Mercy Connect Sydney project expands
From a pilot initiative in three Catholic schools in 2008, the Mercy Connect Sydney project has grown to 11 schools across both the Catholic and publicsystems in Sydney. Earlier this year 13 additional volunteers were inducted and trained to mentor students from a refugee background.
This new intake of volunteers brings the group to a total of 35. "I was thrilled at the high calibre of volunteers that applied to work on the project", the project manager Sr Lorraine Phelan said. "We have a very dedicated team of experienced teachers from both the Catholic and state systems – their enthusiasm in working with the students is very encouraging."
This year two new schools have agreed to participate, including St Joseph’s Primary, Belmore. A newly trained volunteer, Sr Jenny Bailey, a Mercy from North Sydney is having a wonderful time with her 5 students from Sudan. “We are focussing on reading and comprehension to improve literacy and numeracy skills. All of my 9 years experience in Mercy schools, before I went to PNG, has kept me in good stead for this satisfying work." Sr Jenny says “Its a two way experience – I am learning lots about new technology used in the classroom too."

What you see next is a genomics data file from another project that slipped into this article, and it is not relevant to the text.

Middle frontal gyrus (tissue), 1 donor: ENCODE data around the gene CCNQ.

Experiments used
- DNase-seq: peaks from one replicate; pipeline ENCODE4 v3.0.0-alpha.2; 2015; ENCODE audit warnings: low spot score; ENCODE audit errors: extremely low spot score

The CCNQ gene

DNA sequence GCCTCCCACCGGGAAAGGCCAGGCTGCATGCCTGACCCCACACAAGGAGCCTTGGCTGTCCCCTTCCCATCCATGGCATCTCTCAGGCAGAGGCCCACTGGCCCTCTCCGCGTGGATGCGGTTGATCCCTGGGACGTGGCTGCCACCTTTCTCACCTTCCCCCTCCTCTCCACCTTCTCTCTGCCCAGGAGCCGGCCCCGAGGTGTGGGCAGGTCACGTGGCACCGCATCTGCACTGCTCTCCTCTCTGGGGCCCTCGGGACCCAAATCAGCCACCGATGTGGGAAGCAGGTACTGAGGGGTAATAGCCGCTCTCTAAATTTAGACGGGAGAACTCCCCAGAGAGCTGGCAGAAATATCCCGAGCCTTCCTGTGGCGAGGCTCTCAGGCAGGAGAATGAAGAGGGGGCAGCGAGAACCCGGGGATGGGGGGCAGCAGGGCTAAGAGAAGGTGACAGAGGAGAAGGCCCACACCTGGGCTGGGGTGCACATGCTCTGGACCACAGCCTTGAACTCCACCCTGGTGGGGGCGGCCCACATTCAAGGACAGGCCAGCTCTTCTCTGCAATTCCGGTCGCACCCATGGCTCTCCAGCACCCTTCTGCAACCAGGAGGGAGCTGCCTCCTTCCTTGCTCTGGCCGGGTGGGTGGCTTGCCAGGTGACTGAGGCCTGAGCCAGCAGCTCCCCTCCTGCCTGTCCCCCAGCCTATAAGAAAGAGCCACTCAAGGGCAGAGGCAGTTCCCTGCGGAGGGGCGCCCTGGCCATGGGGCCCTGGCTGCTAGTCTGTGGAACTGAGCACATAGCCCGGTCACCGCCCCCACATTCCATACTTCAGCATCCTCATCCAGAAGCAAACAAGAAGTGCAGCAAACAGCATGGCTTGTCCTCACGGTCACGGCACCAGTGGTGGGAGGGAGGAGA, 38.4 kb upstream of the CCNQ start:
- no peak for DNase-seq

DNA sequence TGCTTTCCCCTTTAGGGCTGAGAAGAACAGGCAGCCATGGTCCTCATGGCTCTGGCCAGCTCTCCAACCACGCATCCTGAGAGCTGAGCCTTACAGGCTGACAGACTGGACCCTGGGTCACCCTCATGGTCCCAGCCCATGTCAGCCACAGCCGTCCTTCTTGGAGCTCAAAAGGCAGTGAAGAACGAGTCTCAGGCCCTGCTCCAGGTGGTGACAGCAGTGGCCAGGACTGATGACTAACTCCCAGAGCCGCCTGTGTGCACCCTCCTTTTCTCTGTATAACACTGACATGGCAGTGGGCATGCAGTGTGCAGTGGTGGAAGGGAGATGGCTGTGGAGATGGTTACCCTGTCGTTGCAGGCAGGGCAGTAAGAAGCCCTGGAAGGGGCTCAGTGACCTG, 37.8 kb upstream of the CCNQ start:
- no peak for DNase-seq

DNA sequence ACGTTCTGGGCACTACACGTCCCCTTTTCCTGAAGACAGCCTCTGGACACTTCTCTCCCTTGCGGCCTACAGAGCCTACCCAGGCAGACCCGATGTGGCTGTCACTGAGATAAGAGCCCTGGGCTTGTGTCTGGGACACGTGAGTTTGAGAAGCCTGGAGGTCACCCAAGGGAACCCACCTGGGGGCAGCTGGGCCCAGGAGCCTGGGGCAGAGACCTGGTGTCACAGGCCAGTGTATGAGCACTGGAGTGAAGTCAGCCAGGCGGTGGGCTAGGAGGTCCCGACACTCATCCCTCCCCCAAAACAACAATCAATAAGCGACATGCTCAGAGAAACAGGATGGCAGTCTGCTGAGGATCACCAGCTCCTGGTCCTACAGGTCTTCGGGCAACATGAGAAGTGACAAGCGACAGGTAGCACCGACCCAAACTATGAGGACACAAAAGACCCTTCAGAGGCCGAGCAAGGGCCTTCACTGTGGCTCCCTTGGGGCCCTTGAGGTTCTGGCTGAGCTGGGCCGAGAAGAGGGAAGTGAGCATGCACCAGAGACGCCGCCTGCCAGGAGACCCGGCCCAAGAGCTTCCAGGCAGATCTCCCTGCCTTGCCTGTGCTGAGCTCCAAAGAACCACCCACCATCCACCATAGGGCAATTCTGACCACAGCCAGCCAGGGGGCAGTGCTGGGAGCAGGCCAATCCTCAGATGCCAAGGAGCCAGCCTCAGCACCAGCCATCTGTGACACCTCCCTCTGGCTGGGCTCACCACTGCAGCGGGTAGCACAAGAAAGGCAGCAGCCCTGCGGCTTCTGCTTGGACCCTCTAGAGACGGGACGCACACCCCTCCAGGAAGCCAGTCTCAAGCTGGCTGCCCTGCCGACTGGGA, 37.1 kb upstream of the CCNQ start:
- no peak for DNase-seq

Mercy Connect Sydney is a targeted intervention that provides in-school mentoring to students from refugee and humanitarian backgrounds. The first years in a new school are critical in their successful settlement in Australia. The project aims to provide mentoring so that students’ academic learning is optimised. It also provides additional resources for schools and raises community awareness of issues facing young refugees.
To ensure continuity and incremental growth of the project funding is regularly being sought from various government and community sources.
Recently, the Sydney project shared experiences and training with Sr Mary Lewis, a Mercy from Melbourne, who is instrumental in establishing a similar project, Mercy Connect Melbourne.